v Respect for truth and honesty.

Dr Munyoro stressed the fact that a lot of research is needed to come up with the best way to manage cancer patients.

She noted that through research, some of the issues that were raised by Kenyans on the topic of cancer included:

Physical suffering especially pain,
Acceptance rather than anger,
A lot of community support,
Comfort and inspiration by belief in God.
Patients are concerned about being a financial burden, lack of medical support and the fact that specialist palliative care is not available.
Goals of palliative care

Respect and support patient preference
Improve communication techniques among health workers.
Role of pharmacists in palliative care

Give advice on the side effects of medicine.
Teach patients how to take their drugs
Expound on doctors advice
The doctor also advised that pethidine usage needs to be stopped. This is because it has adverse effects like gastritis coagulation, renal complications, seizures and personality change. In its place morphine should be encouraged.

Some of the steps that can be taken to ensure medication availability include:

v Having a national essential medications list.

v Laws and regulations to control the import, manufacture, storage, distribution and prescription of opiod analgesics.

v Improving the balance between minimizing opiods and false statements; this is mostly because opiods have been known to hasten death, have maximum dosage, increase tolerance, patients are likely to get withdrawal symptoms as a result of addiction. She also said that pharmacists need to be well equipped on the best ways to eliminate addictions.

Palliative care has proved over the years to be very important as patients who go through it report less depression, happiness and they also make better decisions when it comes to treatment.

Future of palliative care

Drug availability
Safe use of opiods
Enhanced team work to ensure that patients get seamless care
Clinical trials for patients so that they can have choices even at the end of life
Dr Nganga was next on stage and her presentation focused mostly on medication related issues. She emphasized that colo-rectal cancer usually starts at the large intestine. She further noted that there is no single cause for the cancer but some of the risk factors include;

Age- individuals who are above the age of 60 are most likely to be diagnosed with the cancer.

Red and processed meat.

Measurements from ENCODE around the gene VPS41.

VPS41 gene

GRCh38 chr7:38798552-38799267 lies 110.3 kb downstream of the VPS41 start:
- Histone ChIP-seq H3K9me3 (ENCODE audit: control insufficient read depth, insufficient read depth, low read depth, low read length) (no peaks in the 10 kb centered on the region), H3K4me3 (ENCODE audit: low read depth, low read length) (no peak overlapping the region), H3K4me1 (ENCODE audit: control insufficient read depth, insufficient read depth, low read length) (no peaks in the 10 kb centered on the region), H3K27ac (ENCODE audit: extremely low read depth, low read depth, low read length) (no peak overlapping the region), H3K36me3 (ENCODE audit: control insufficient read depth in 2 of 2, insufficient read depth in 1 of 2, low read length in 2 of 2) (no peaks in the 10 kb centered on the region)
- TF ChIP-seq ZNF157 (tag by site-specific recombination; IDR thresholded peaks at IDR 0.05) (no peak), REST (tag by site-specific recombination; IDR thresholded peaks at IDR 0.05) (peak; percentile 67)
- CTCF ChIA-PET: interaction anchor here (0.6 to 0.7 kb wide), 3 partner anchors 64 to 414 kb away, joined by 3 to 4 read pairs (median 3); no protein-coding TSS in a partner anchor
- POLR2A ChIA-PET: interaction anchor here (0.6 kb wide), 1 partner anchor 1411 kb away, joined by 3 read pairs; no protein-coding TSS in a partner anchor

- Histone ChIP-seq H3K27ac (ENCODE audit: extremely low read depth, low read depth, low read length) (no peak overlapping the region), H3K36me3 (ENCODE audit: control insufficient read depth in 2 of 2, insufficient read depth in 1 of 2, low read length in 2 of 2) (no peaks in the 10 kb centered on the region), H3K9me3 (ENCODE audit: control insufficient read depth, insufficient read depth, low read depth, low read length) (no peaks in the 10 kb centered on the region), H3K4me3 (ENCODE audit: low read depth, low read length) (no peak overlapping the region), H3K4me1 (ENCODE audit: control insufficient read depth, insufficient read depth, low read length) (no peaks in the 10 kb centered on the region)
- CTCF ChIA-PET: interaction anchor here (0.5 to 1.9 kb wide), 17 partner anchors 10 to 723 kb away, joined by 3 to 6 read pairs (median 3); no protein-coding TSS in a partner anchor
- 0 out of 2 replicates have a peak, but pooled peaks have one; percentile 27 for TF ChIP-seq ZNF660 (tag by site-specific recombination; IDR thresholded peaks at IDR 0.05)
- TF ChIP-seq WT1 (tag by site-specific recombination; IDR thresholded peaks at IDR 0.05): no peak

Existing cancer in the body.

Consumption of alcohol and cigarettes.

Medicines used for the cancer include:

ü Oxiplatin

ü Leucorovin

ü Capecitabine

ü Irinotecan

The medicines usually have various side effects and below you will find some of the ways to manage them:

Mucositis- good oral hygiene and saline/sodium bicarbonate gurgles
Diarrhea- hydration delay in treatment loperamide
PPE-supportive/use of emcillents pyridoxine, patients should avoid source of friction, heat, harsh chemicals, delay in treatment and dose reduction.
Neuropathy- exacerbate by cold, calcium gluconate and magnesium sulfate IV before oxiplatacin.

Adjuvant medications

These are used to control and prevent side effects and can be used both for pre and post chemo treatments.

i. 5HT3 antagonist

ii. Corticosterois

iii. Metoclopramide

iv. Antihistamine

v.H2 blocker

Dr Nganga pointed out that medication errors can happen at several stages such as prescription, dispensing, preparation and administration. These are usually caused by

Look alike and sound alike drugs for example cistplatin- carboplatin
Illegible handwriting and abbreviations
Clarifying terms
Preparation errors that can arise from use of incompatible fluids, omission of bolos FCC and not enough protection from light
Administration errors can be caused by wrong administration of IV, use of wrong solvents, wrong route of administration and daily course doses given as single doses.
Prevention of medical errors

Cpoe- computerized orders
Writing out orders instead of using abbreviations
Tall man letters for instance CISplatin
Having complete information like patient biodata, protocol and labwork
Use of cautionary/bright auxiliary labels
Role of pharmacists

a) Reviewing prescriptions

b) Ensuring they go through biodata

c) Ascertaining that pertinent lab work is done

d) Intervening as necessary

e) Counsel patients on medicine and side effect management prior and during treatment

Dr Nganga concluded by saying that it is very important to encourage early testing because colo-rectal cancer is curable.

The event was concluded by Alice from Sanofi who gave a detailed presentation about exolatin one of the drugs that is used for cancer treatment and its usefulness to the management and treatment of colo-rectal cancer.

It was evident that the event was a success owing to the high turn out and the questions that were raised during the session. Trust me Kenyans can sigh in relief as pharmacists in the country are really working hard to ensure that they get the best services available from them.

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One Response to "Expert Views on Colo-Rectal Cancer"

  1. dalmas okonji says:

    i was diagnosed with colorectal cancer in april this year. i have been able to do only one cycle of chemo and could not do more due to financial constraint, i would like to know if there was a way i could get financial assistance.